Dear NABITA community,
The NABITA team would like to provide some information about our upcoming conference located in the state of Florida. We are a mission-based association that holds deeply our values of equity on the basis of sex, gender, inclusion, safety, and belongingness for all. While we abhor the wave of anti-LGBTQIA+ legislation in many states, please know that we do not have a viable option of moving this conference to a location that better mirrors our values. NABITA contracts several years in advance with conference locations so that we can keep costs predictable and provide an accessible and inviting destination for our attendees. As a result of cancellations due to COVID, we were forced to renegotiate event contracts we had entered into in 2019 and before. We will certainly consider state and local laws when making future contract decisions, but acknowledge that we’re going to be in Florida for the near future.
While we cannot always quickly or easily pivot locations that have been planned years in advance, we can and do commit to working with local activists directly serving the communities in which we host events, and using our presence in the state to sound our protest. For example, during our sister association’s January training event, we partnered with The onePULSE Foundation in Orlando, FL to demonstrate our shared values and support their work to address equity for all. We also understand that many Florida residents and businesses do not support such targeted legislation and we applaud them. We will always support local organizations that share our vision and mission, even when we do business in a state or location that does not honor our values.
The Florida “Parental Rights in Education” bill itself is somewhat misunderstood because of the inflammatory “Don’t Say Gay” labeling that has been attached to it. The bill is not entitled “Don’t Say Gay.” It explicitly limits teaching about gay relationships and transgender status to students in grades K-3. There is some potentially ominous language that requires any teaching about these subjects to be age-appropriate for students who are not K-3. Still, the issue will be in how Florida seeks to enforce the meaning of “age appropriateness” once the bill is enacted. Speaking about this, some pundits have asserted that we should not be teaching kids that young about gay sex, but this plays precisely into the mythology around the bill. School districts in Florida aren’t teaching eight-year-olds about gay sex. But, any bill that prohibits teachers from addressing the fact that gay relationships exist is abhorrent, just as would be any bill that prohibited schools from addressing heterosexual relationships.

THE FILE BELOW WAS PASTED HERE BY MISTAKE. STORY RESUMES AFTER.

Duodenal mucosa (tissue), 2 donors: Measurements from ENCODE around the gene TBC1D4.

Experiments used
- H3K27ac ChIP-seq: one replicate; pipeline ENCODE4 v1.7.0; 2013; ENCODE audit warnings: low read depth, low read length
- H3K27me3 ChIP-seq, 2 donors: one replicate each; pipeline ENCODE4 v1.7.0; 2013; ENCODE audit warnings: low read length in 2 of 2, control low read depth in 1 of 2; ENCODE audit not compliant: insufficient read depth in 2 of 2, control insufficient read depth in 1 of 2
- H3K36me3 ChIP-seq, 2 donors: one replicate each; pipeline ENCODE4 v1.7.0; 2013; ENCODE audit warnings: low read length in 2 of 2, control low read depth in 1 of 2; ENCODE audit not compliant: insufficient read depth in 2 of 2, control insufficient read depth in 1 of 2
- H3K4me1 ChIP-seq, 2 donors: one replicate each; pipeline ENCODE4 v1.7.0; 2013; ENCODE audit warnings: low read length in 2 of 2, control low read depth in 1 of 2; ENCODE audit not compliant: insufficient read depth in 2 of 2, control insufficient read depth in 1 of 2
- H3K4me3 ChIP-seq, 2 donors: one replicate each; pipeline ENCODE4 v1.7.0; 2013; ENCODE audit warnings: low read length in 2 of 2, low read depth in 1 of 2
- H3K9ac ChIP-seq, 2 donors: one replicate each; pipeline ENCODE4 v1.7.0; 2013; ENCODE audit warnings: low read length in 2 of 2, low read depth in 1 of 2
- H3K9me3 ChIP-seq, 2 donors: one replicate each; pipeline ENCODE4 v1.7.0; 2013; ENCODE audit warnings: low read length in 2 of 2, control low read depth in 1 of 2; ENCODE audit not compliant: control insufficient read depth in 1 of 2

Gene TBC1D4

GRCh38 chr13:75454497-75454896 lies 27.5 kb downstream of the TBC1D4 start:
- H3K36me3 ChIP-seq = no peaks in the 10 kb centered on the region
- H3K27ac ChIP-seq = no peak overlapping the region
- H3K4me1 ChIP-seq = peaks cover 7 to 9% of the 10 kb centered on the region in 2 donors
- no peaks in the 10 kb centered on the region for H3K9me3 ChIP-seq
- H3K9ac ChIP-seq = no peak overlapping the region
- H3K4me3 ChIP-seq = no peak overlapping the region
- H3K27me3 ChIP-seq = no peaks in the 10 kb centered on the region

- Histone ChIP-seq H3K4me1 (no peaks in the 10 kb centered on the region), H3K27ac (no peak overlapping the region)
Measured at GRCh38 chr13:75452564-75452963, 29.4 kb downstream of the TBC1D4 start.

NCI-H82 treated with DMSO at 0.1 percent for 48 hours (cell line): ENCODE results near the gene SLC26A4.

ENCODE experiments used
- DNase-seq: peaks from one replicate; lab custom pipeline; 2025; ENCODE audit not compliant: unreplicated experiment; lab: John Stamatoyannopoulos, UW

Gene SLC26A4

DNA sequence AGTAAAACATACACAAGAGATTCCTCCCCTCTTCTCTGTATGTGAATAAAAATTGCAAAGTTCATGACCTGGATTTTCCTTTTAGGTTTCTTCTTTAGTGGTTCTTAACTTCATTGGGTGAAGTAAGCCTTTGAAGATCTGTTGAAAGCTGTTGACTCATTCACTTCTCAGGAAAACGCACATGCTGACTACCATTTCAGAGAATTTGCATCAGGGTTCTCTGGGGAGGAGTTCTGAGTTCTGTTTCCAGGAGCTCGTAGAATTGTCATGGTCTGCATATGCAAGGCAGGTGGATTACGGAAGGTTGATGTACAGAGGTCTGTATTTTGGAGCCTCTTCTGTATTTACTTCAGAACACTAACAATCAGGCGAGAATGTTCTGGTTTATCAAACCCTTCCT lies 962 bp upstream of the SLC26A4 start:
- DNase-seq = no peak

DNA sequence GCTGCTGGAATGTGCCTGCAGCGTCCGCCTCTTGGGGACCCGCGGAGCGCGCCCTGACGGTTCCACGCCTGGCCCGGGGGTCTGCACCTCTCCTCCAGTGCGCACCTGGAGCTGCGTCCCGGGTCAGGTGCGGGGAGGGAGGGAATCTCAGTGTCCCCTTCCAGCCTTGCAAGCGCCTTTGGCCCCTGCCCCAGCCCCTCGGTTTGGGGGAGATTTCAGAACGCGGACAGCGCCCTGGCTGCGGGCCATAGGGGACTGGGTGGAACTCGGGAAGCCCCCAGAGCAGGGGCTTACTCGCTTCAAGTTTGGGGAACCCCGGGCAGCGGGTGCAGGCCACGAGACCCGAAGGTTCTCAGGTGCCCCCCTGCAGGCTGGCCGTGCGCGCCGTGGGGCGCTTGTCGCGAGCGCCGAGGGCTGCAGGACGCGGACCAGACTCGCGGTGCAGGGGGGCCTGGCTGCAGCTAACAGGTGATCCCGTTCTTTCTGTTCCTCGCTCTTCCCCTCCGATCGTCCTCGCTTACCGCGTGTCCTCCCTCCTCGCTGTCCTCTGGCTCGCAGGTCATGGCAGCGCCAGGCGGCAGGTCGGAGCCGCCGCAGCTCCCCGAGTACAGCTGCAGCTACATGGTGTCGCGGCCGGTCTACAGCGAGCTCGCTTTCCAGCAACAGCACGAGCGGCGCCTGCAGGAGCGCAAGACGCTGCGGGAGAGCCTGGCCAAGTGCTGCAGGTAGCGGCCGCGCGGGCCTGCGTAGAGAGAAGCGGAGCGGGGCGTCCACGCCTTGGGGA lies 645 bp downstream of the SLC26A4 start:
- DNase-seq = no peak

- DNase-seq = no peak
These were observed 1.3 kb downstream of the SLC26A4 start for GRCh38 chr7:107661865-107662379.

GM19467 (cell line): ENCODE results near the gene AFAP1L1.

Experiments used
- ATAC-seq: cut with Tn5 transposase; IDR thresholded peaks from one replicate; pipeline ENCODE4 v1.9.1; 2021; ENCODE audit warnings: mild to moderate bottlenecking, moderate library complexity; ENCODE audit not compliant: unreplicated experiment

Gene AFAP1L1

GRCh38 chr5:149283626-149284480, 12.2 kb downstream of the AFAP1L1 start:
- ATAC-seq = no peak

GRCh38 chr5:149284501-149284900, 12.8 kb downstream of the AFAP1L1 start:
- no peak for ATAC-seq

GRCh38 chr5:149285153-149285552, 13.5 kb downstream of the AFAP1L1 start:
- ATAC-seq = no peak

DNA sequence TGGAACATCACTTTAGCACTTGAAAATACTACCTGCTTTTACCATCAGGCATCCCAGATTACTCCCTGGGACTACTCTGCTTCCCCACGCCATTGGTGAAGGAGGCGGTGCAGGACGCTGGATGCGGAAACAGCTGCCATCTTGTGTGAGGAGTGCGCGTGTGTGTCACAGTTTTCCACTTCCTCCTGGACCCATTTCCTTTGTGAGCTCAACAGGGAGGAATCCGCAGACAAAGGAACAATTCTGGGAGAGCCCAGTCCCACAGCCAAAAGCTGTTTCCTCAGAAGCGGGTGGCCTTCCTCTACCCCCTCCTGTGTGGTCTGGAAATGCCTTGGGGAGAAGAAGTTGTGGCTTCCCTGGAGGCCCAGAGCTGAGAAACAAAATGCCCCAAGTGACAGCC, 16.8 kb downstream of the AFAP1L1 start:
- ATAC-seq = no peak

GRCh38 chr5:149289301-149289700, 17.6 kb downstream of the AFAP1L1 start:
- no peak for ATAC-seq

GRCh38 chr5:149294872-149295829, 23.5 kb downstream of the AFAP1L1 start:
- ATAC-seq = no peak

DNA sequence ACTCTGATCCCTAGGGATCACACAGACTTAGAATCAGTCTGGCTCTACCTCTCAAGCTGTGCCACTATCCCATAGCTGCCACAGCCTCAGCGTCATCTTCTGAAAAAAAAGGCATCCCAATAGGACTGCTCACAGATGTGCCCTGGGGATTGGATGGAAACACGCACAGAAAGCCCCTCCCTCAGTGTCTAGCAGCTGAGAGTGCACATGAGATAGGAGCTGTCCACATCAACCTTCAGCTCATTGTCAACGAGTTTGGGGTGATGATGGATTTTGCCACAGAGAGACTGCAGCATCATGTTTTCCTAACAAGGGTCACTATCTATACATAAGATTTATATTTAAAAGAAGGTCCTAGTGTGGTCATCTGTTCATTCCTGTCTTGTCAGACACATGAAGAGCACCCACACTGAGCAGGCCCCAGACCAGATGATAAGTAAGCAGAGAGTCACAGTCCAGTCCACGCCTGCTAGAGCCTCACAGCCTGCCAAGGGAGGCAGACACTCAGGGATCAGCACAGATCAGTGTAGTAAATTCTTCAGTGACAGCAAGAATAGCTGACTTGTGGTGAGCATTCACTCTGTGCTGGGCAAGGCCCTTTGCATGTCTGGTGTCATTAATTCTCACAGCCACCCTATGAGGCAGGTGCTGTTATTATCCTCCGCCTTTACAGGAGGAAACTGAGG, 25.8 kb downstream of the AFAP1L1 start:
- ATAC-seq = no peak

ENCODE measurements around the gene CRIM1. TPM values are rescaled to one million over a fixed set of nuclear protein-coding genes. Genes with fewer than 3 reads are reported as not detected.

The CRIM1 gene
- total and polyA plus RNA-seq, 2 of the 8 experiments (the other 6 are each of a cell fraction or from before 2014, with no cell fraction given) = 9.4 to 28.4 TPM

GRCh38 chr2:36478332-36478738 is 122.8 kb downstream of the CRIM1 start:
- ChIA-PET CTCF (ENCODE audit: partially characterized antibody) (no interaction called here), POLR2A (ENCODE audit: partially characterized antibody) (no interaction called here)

Students that age who are gay or transgender sometimes know it already, and education that is inclusive of the diversity of genders and relationships can normalize those feelings. Florida may want to try to inhibit that normalization as public policy, but we know from research studies that doing so can be very harmful to students’ mental health as they mature. Many Florida students have parents who are gay and/or transgender. Florida will soon learn that pretending in schools that gay and transgender people don’t exist in schools won’t make them go away, and this law won’t force anyone back into the closet.
Both in this statement and when we are in Florida for our conference, we will issue a resolution that calls on the state, the governor, and the legislature to repeal the anti-LGBTQIA+ elements of this bill. We encourage all Florida citizens to reject the authority this bill creates to bring private causes of action against those who violate the provisions. Suing school teachers is going to drive good teachers out of a state that is already running short of high-quality teachers. Creating private rights of action to reshape education to your values may seem like a good idea, until the party whose values are not yours is in power, and legislating contrary to your values. A future administration could create a private right of action against any teacher who does not teach about LGBTQ+ rights, or critical race theory, or any number of other social justice issues.
Legislating values is bad for business, and NABITA will be observing enforcement of this bill with a view to where we choose to host our conferences in 2025 and beyond. While we must adhere to contractual obligation for the next three years, as we move forward in selecting future locations, our priority will continue to be cities where all of our members feel included, welcomed, and accepted. We will share further details on local organizations we are supporting as we get closer to the conference. Stay tuned at https://www.nabita.org/2022-nabita-annual-conference.
You are always welcome to contact us at email@example.com with any questions or feedback.
Makenzie Schiemann, M.S., Ph.D., NABITA President
Jen Taylor, M.S., NABITA Executive Director
Megan Birster, Executive Director, TNG Training Operations
Michelle Issadore, M.Ed., Executive Vice President, TNG Association & Training Operations
Marti Kopacz, M.B.A., TNG CEO